Qigong meditation is an ancient form of ancient Chinese meditation typically practiced by Taoists. Taoism is a religion that stresses harmony with natural processes in both the inner and outer worlds. Qigong meditation traditionally operates according to the theory of qi, which is a complex concept that has multiple translations and layers of meaning. To perform qigong meditation, you generally will need to master the breath and learn to focus your concentration on internal issues.
On one level, qi means breath; on another, it is taken to mean spirit energy. Some qigong practitioners believe that breath is the exoteric, or outer, interpretation, and spirit energy is the esoteric, or inner, interpretation. Others believe that spirit energy exists and has measurable effects on the human mind and body. Still others believe that that belief is a metaphor or superstition, and that qigong meditation works through simple physiological processes.
By learning to control the breath, the meditator puts his or her mind and body into a state of altered functioning that is supposed to convey certain mental and physical benefits. Scientific studies have indicated that it is effective at lowering blood pressure and calming the emotions. Other health benefits, such as improved resistance to disease and reduction of anxiety and depression, have been claimed as well.
There are numerous forms of qigong meditation. Learning all of them would require years of study. There are, however, certain basic elements common to most forms of qigong. Any qigong meditation should begin by relaxing both the mind and the body. Tension should be let out of the muscles and the emotions should be calmed.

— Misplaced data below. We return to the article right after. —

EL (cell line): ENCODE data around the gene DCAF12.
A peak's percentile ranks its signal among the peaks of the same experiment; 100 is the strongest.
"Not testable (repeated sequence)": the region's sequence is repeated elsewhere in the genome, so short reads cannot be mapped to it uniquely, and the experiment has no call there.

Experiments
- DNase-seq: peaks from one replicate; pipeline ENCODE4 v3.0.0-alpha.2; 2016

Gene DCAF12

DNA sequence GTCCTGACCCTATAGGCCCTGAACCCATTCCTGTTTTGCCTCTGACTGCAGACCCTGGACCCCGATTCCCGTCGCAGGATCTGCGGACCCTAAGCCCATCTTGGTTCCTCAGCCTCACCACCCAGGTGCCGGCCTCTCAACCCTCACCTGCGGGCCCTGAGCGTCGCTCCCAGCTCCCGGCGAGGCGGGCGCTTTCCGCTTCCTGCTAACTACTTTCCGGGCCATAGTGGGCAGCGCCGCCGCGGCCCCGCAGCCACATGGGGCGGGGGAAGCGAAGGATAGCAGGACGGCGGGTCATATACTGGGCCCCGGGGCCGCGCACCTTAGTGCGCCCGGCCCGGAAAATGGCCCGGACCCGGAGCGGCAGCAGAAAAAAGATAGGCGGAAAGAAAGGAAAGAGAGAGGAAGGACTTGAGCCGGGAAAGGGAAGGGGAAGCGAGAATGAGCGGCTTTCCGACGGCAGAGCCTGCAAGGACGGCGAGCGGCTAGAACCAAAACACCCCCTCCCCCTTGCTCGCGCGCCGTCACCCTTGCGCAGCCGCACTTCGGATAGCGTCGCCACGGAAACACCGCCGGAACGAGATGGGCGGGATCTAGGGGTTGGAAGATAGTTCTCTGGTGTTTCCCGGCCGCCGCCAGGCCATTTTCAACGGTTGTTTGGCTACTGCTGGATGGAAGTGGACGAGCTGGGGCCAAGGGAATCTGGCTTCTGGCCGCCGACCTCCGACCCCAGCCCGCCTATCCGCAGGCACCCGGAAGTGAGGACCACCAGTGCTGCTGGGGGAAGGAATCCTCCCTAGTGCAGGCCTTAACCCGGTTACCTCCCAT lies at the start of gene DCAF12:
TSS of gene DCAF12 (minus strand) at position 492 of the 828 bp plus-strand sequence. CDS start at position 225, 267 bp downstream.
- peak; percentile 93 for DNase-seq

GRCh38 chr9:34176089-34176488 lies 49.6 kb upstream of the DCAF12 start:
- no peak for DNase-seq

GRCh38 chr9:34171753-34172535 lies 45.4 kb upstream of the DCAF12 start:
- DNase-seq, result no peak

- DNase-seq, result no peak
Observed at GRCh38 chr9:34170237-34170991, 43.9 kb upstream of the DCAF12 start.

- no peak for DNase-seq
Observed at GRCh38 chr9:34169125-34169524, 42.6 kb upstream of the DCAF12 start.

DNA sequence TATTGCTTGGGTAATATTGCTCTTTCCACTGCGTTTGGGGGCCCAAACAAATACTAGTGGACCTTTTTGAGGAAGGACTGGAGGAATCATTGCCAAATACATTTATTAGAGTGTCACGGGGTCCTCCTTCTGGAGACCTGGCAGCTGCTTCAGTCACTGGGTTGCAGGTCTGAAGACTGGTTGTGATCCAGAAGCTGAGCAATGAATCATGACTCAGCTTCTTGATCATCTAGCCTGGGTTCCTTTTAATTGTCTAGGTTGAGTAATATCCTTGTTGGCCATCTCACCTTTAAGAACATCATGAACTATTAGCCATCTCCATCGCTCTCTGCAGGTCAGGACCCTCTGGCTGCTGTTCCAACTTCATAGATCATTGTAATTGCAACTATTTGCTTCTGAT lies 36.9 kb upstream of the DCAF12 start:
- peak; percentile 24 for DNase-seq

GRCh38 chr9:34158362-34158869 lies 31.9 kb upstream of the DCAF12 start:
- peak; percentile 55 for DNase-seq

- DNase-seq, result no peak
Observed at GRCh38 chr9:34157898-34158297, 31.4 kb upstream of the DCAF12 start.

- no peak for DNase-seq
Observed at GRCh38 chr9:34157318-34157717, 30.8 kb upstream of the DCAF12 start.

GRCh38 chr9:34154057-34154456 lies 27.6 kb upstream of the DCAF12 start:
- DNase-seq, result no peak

Qigong breathing is a special form of breathing that is also called diaphragmatic breathing. To breathe from the diaphragm requires pushing the abdomen in and out instead of expanding and compressing the chest. This causes deeper breathing and raises the level of oxygen in the blood, which has many well-known health benefits. It is the type of breathing used by many professional singers.
One of the most common, basic forms of qigong meditation is called small universe meditation. This involves certain visualizations that are supposed to activate various energy centers in the body — in the brain, heart, and gut. Some believe that spirit energy guided through the body will awaken these reservoirs of spiritual energy. Others believe that concentrating the mind in certain ways while breathing correctly and relaxing promotes hormonal changes and increased harmony between actions of the brain and the circulatory system.
To begin, concentrate on a place deep inside the body about 2 inches (about 5.08 cm) below your navel, called the dan tien, while holding your tongue on the roof of the mouth. When you breathe in, picture the spirit energy that is stored there depart the dan tien as it goes down to the perineum, which is a spot halfway between the genitals and anus. From there, it should be pictured entering the lower spine and traveling up the spine to the head, just behind the eyes.
When you exhale, visualize the qi moving from your head, through your tongue, down the front of your body, and back into your dan tien. Keep repeating this process with every breath while retaining a calm, relaxed mind and relaxed body. Other variants of this meditation allow for the pattern of breathing and visualizations to be varied.